The Middle Ages

The Middle Ages represent a time in England where there was little progress in the arts or in culture. What progress was made was slowed by the Boubonic Plague and the Norman Invasion.

 

The following is a list of Kings of England during this era:

1307-1327 ~ King Edward II

More resembled his grandfather (Henry III) than his father (Edward I). He preferred to live as a rustic on his play farm than rule the kingdom. Left the governing to a few of his favorite barons which led to corruption and discontentment. He was overthrown by his wife and her lover and murdered in the dungeons of Berkeley Castle by a red hot poker being inserted into a body cavity. (Chaucer had it right . . .)

1327-1377 ~ King Edward III

Took control under the tutelage of his mother and her lover after his father’s murder. He re-opened the war with Scotland and France (because defeat of Scotland was impossible while France supported them). This helped to start the 100 Years War. He died of senile dementia and was succeeded by his grandson.

1377-1399 ~ King Richard II

Assumed the throne at 10 years old during a time of economic, social, and political unrest leading to the Peasant’s revolt (1381). When Richard put down the revolt, and became a tyrannical king, ruling England by fear. He died in prison at Pontefract Castle either by smothering or starvation.

1399-1413 ~ King Henry IV

Landed in Ravenspur while Richard II was in Ireland and rapidly convinced England to rise against Richard II. He declared himself king in English as the heir of Henry III and by right of conquest. A weak ruler, his reign led to the creation of robber-barons and was characterized by civil unrest. He passed the throne onto his eldest son.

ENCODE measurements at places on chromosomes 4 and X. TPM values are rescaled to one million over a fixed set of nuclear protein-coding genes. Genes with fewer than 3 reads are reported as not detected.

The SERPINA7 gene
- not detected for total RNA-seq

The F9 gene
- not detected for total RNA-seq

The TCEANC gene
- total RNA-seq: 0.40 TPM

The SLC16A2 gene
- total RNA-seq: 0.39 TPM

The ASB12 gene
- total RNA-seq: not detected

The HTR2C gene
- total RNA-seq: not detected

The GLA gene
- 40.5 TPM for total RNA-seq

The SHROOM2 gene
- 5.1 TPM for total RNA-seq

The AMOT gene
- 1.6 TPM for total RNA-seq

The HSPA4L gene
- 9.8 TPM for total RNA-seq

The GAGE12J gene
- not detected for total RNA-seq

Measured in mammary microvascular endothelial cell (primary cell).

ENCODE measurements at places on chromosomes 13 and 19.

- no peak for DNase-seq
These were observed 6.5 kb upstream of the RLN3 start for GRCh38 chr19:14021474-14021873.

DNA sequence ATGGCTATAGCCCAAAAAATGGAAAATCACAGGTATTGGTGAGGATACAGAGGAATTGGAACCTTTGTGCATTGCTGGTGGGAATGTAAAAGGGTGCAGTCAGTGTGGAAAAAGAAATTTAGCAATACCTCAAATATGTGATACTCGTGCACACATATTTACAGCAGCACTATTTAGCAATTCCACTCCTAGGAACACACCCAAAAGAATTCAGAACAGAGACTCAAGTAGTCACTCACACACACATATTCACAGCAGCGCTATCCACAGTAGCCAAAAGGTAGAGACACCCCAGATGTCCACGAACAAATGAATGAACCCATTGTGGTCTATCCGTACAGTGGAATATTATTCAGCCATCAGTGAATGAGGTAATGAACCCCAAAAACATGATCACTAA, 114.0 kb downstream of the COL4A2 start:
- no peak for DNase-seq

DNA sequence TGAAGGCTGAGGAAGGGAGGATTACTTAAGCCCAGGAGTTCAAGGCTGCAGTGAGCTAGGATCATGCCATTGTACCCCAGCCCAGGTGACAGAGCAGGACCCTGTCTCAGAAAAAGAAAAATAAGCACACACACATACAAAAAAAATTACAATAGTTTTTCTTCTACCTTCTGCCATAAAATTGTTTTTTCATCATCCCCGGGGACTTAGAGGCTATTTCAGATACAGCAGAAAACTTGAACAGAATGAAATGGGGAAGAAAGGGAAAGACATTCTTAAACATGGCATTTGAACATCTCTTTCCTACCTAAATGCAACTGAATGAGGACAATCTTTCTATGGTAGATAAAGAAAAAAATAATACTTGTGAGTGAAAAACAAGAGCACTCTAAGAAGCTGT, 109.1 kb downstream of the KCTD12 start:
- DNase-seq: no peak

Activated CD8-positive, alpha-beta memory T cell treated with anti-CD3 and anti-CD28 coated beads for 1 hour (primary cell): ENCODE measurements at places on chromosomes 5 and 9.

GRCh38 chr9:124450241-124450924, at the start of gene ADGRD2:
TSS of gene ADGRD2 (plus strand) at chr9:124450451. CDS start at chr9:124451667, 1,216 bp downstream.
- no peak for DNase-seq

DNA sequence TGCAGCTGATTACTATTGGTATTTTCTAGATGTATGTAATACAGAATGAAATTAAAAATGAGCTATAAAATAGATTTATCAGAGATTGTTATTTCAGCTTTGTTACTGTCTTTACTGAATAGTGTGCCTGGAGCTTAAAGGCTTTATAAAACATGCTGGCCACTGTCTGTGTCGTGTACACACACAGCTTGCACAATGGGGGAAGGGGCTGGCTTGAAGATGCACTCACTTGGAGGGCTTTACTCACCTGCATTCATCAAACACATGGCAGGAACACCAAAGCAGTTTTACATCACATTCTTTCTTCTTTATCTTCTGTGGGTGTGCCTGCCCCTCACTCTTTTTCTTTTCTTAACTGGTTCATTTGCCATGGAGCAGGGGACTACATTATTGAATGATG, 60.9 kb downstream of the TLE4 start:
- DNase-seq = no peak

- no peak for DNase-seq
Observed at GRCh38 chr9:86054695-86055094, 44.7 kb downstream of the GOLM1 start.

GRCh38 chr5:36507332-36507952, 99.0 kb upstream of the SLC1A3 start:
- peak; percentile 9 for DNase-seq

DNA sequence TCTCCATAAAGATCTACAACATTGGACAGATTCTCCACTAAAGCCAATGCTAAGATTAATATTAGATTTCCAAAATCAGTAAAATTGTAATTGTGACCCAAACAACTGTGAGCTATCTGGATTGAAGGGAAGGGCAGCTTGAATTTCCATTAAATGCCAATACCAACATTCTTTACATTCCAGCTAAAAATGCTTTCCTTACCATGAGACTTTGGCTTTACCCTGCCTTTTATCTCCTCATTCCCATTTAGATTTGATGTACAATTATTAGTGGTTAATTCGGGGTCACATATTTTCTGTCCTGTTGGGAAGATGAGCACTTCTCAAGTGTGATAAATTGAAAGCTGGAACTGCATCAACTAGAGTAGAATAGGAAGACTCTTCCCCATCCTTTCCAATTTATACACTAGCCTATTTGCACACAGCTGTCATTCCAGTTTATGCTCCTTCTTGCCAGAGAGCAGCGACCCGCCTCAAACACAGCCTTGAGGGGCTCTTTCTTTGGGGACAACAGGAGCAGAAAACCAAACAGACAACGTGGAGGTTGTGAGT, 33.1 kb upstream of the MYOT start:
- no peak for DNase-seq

1413-1422 ~ King Henry V

Despite a difficult relationship with his father, he was crowned King of England. He revived the 100 Years War by invading France and beating them at Agincourt. He was popular for his military prowess and his concern for the poor of England. He died of dysentery while in France.

1422-1461 & 1470-1471 ~ King Henry VI

Incompetent and mentally unstable. During his reign, England lost almost all holdings in France. War broke out between the houses of York and Lancaster leading to the War of the Roses, thusly named because both house crests had roses on them. He was deposed by Edward IV in 1460, regained the throne, and was put to death after his final defeat.

1461-1470 & 1471-1483 ~ King Edward IV

Son of Richard, Duke of York, he defeated Henry VI in the War of the Roses. He ruled while Henry VI’s was deposed and again after having him put to death in the Tower of London.

1483-1483 ~ King Edward V

Was crowned king at age 12 but was deposed by his uncle Richard III, Duke of Gloucester. He was confined with his brother in the Tower of London. Both he and his brother died that year.

1483-1485 ~ King Richard III

Gained control of his nephew Edward V and had himself proclaimed king. Suspicion of giving the order to kill Edward V and his brother undermined the popularity of this otherwise capable ruler. He was killed by Henry Tutor during the battle of Bosworth Field in 1485 thus ushering in the Tutor Dynasty.

1066-1087 ~ William I (William the Conqueror)